Callum's Incredible Construction Kit

illustrated by Ben Mantle

Meet Callum, a small boy with BIG IDEAS and an INCREDIBLE CONSTRUCTION KIT with which to build them. When Callum collects more kit than his house can hold, it looks like he might have to stop …  until he comes up with a REALLY BIG IDEA to solve the problem.

“With quirky, vibrant illustrations, this imaginative story is full of humour and will have you smiling from start to finish.”

“Any child would love to play with Callum’s ingenious creations … With delightful, quirky touches … readers will love exploring this book.”

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Author's Note

I’ve always loved designing and constructing things. As a boy, I spent days making things out of Lego. Inspired by the aircraft Thunderbird 2 from the TV series Thunderbirds, I was particularly obsessed with making sets of Russian-doll-like vehicles that fitted inside each other and constructed endless variations on this theme.

As I got older I tried, mostly unsuccessfully, to use Lego to make things that I could actually use: a motorised card-dealing machine that shot cards out in a continuous stream, instead of one at a time, and a series of crossbows, strung with elastic, which had a tendency to explode when I pulled the trigger.

One Lego invention I made that did work, probably because it was relatively simple, was the alarm system I built for my Santa trap (which you can see a recreation of in the  author’s note for The Santa Trap.

This fascination with design and construction extended into my adult life when I became an architect. One of the shortcomings of this job, as far as I was concerned, was that while I got to design buildings, I had to stand aside while someone else built them.

I stopped being an architect to become a children’s author, but I kept on designing and constructing things like the pop-ups for my pop-up books or the furniture I make as a hobby. And when my young son started playing with Lego, it gave me an excellent excuse to start building things with Lego again.

Not surprisingly, this enthusiasm has fed into the stories that I write, many of which feature things being built. The characters in What Friends Do Best, Dig It Build it!, Pigs Might Fly, The Santa Trap, Tom’s Clockwork Dragon , MONSTERS: An Owners Guide and ALIENS: An Owner’s Guide all have to build something, usually to solve a problem or overcome a challenge.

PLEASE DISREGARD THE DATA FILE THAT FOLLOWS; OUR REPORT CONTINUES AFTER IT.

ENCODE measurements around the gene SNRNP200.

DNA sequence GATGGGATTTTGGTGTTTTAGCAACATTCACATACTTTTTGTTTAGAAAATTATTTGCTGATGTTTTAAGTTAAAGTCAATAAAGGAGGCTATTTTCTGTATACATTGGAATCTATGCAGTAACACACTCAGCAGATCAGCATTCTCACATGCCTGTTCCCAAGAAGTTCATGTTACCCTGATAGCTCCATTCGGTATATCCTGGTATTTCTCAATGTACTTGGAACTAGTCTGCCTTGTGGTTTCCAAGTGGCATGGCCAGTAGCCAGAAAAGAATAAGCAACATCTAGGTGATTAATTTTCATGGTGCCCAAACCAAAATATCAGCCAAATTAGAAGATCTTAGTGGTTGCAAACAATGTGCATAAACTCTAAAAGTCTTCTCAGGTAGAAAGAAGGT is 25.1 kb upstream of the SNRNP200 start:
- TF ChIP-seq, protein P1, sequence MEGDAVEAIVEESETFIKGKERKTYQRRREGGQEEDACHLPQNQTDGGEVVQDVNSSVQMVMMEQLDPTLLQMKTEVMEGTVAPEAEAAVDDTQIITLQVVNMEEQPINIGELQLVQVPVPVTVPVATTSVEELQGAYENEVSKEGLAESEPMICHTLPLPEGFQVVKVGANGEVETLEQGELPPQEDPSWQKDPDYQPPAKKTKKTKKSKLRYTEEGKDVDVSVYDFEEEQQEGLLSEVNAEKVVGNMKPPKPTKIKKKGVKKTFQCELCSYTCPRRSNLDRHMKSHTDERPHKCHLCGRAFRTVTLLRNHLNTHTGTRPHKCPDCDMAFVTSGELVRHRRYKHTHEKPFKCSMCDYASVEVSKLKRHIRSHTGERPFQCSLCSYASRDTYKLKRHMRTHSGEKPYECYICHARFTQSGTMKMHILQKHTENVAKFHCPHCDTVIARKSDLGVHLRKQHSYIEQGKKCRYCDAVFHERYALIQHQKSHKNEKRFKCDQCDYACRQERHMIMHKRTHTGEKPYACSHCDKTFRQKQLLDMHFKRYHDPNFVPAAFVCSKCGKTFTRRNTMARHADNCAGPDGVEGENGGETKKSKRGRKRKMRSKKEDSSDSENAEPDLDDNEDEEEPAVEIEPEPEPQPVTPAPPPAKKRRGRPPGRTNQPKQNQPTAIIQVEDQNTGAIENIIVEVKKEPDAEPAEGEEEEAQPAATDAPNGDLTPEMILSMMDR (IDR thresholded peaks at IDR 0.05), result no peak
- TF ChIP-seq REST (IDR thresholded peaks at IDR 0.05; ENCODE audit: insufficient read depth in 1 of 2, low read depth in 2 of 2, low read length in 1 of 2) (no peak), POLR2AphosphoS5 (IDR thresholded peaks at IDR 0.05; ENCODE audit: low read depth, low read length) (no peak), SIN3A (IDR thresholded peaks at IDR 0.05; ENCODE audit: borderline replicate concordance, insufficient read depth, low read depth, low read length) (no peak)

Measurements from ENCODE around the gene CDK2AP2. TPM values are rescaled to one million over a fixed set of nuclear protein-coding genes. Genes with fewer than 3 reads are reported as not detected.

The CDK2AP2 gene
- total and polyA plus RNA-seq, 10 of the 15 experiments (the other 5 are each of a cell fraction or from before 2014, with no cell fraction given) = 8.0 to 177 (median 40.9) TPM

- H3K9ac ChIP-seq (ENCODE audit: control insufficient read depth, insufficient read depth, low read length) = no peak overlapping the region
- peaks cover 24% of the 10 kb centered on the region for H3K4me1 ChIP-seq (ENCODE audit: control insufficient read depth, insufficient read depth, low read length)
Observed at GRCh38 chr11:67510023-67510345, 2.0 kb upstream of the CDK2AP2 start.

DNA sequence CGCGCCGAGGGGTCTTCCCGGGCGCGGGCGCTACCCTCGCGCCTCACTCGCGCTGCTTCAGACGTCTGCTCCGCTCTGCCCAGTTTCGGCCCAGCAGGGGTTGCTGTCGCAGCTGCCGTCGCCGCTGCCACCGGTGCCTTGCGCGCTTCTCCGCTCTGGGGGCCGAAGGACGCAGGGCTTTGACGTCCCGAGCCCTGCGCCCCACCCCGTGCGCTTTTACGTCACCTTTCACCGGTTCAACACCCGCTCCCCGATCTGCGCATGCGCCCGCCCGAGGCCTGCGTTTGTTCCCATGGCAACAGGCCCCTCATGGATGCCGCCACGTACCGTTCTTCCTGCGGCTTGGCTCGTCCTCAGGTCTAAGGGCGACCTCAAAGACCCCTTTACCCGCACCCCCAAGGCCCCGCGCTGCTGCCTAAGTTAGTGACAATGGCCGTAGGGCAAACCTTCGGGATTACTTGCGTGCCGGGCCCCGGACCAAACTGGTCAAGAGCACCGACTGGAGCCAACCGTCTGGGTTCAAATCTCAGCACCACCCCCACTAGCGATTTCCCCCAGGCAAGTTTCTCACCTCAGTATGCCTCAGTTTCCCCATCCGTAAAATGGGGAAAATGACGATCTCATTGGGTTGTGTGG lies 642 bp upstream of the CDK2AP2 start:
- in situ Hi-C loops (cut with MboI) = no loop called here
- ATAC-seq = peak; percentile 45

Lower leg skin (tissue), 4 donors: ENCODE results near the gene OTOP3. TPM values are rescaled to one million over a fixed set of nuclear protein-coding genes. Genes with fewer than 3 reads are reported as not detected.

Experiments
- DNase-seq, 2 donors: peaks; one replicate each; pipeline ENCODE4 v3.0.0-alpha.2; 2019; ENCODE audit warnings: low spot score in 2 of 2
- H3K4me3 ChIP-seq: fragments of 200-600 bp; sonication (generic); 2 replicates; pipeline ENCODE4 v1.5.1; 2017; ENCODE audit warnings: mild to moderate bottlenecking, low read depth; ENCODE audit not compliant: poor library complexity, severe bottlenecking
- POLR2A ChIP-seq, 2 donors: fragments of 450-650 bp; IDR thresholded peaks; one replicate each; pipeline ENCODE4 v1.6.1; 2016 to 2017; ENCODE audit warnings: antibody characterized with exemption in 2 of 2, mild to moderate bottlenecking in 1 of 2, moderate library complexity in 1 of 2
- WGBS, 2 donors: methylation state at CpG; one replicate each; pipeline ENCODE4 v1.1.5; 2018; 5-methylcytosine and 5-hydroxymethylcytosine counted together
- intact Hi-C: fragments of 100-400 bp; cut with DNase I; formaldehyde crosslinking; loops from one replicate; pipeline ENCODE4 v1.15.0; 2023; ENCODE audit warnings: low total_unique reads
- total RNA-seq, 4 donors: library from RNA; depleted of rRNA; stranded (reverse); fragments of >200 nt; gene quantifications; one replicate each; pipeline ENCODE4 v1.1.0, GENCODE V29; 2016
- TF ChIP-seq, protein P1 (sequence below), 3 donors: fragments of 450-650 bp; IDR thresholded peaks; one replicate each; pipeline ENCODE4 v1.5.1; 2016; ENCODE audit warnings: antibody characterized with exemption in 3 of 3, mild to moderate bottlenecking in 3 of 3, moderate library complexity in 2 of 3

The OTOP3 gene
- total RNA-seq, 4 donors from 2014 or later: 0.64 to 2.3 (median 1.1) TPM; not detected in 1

Callum’s Incredible Construction Kit is all about building things. It was partly inspired by one a favourite children’s book series from my childhood, Harold and the Purple Crayon by Crockett Johnson. In those books, Harold doesn’t build things, he draws them with a magical crayon and his drawings come to life. Having the ability to make whatever you imagine become real is a hugely appealing idea, but Harold’s world is two-dimensional, it’s confined to the flat surface on which he crayons. I wanted to write a story in which a child – Callum – could do something similar but in the real world. Obviously with an unlimited supply of the materials, Callum could build anything he wanted, but that would be too straightforward. I needed an object like Harold’s magical crayon, that with imagination and resourcefulness could be used again and again to create whatever was needed.

A spread from Harold and the Purple Crayon by Crockett Johnson

A giant construction kit seemed to be the answer, but there was one problem — Callum would need an awful lot of kit to construct some of the things I imagined him building, where would he keep it all? Instead of treating this problem as an obstacle that had to be avoided, I used it as part of the story. Callum crams so much kit into his house that something terrible happens. But the resulting disaster presents him with the opportunity to build the incredible construction that is the climax to the story.